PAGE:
Amazon offers a software as a service ecommerce platform with solutions ranging from a quick shopping cart for individual sellers and small businesses to enterprise level services. What’s more, Amazon promises that its Webstore solution is both good quality and easy to use.
Is that really the case?
Amazon is one of the ecommerce business’ proverbial 900-pound gorillas with more than $13 billion in revenue for the quarter ended March 31, 2012. The company seemingly has been placing some marketing emphasis on its Webstore, producing happy-customer videos and promoting it with advertising.
The following video, as an example, shows how a manufacturer of food products launched its online store using Amazon.
Given that the ecommerce platform or shopping cart that a small business chooses can have a significant impact on success, seeing just what it would take to set up an Amazon Webstore seemed like a practical topic to cover here.
Registering for Amazon Webstore
Not surprisingly, registering for an Amazon Webstore begins with providing some basic business information.
Amazon will also want the new business’ credit card information. After entering the payment card data, Amazon will ask to verify a telephone number. This ensures that the service can publish that telephone number to customers.
Amazon has relatively lengthy terms and conditions. Scanning this section will be the most time consuming part of the registration process.
At the end of the registration process Amazon asks new merchants to watch a promotional video.
It may take a few minutes before a Webstore account is active and a new merchant can log in. Unfortunately, Amazon’s error messages are not really clear and helpful.
Amazon Webstore has a product import tool for merchants already selling on another platform. Products may also be uploaded via a file, or products may be manually input. Amazon begins by asking for an item name or UPC.
When entering products manually, Amazon will search its databases for images and descriptions, potentially saving new merchants a lot of time.
Amazon has a complicated category system that will force some merchants to confirm to the Amazon.com hierarchy. What’s more, once a product’s category is set it cannot be changed. For this article, the store being developed was selling comic books, but Amazon’s Comic Book and Graphic Novel section was not available without an additional approval process.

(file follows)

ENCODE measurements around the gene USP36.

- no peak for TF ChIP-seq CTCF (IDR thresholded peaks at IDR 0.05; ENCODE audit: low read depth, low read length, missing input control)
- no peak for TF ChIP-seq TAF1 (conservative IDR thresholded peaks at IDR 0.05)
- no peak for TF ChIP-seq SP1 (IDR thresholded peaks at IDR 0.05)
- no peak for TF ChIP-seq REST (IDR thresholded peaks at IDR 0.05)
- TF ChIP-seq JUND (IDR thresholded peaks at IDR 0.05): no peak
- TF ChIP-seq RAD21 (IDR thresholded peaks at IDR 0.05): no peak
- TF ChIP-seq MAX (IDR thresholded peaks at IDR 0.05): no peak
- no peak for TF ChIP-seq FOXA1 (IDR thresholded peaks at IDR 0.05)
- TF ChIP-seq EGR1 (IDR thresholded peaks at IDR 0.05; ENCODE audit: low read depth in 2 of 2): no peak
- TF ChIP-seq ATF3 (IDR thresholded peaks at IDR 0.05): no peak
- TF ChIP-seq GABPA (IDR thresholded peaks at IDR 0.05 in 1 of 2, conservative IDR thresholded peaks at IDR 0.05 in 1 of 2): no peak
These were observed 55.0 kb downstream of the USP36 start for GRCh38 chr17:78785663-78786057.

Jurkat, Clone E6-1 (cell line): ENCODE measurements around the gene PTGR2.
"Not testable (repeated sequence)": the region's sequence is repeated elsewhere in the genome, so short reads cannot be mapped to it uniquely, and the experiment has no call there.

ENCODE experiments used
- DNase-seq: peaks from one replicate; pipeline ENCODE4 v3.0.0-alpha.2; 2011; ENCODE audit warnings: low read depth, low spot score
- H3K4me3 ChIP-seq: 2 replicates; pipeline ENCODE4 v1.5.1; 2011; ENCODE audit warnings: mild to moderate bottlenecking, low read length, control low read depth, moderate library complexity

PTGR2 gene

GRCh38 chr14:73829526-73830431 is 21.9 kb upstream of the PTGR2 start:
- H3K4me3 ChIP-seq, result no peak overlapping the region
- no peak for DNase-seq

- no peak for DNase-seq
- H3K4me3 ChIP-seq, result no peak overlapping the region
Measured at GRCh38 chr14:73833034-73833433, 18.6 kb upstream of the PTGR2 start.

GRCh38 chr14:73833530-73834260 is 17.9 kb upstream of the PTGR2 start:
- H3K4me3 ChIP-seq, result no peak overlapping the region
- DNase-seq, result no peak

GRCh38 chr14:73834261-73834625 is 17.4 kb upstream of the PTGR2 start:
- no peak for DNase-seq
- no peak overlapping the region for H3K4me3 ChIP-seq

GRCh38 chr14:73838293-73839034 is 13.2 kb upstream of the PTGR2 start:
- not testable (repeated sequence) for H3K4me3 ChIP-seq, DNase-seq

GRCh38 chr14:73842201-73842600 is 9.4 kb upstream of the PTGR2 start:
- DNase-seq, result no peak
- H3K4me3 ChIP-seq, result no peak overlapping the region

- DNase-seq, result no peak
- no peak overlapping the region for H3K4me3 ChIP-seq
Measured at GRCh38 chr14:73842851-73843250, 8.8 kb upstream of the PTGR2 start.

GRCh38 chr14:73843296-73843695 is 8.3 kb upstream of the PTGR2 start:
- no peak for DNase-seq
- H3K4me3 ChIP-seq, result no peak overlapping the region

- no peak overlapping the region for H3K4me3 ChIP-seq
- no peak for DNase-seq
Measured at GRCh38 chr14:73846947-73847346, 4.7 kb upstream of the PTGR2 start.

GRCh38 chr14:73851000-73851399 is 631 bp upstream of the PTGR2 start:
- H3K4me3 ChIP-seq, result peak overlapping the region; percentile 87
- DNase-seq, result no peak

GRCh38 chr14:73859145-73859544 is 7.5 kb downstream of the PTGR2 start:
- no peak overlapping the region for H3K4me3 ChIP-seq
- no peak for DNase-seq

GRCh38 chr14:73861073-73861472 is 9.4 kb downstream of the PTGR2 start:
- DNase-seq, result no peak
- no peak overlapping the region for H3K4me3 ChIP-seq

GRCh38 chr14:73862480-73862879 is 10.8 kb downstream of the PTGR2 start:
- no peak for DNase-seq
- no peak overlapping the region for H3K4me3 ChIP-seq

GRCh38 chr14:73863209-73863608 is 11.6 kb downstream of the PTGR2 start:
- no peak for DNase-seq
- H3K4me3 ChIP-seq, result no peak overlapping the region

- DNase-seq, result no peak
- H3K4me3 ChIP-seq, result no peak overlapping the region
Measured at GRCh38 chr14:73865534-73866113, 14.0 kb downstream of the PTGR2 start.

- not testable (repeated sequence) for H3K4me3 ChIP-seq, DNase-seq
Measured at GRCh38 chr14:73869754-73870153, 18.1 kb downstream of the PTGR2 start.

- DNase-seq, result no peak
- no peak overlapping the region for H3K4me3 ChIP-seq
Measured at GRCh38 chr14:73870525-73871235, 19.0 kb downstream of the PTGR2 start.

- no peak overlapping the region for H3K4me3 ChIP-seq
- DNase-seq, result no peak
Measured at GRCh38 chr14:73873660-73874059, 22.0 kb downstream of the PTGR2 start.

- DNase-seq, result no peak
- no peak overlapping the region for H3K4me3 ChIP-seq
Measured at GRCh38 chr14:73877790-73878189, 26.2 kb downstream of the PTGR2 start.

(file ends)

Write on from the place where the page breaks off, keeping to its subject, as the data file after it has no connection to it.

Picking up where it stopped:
Another big stopper is that Amazon only allows users to sell new products at the moment.
Amazon offers a number of very basic templates to help merchant get started. The new Webstore site may then be updated with CSS and HTML. The bottom line is that it is possible to have a great looking site with Amazon Webstore, but it is going to take some design expertise.
Merchant will still need to apply for payment processing either with Amazon’s checkout, Checkout by Amazon (these are different) or a third party processor.
Amazon Webstore had a few pricing packages at the time of writing.
A new merchant could purchase just the Amazon Webstore for $24.99 per month, plus a 2 percent payment-processing fee on every order. Or the new merchant could get both the SaaS Webstore cart and enroll in Amazon’s Selling on Amazon program for $54.98 per month. This section option also has a 1 percent payment processing fee for orders in Webstore and a 6 percent or greater fee for items sold on Amazon.
A third less publicized package allows users to combine Webstore, Selling on Amazon, and Fulfillment By Amazon. This option’s price is variable and includes many fees.
Amazon also charges a fraud prevention fees.
Amazon is a leader in the ecommerce industry and Webstore is a way to tap into that leadership, but the platform is not terribly easy to use and may require help from a designer.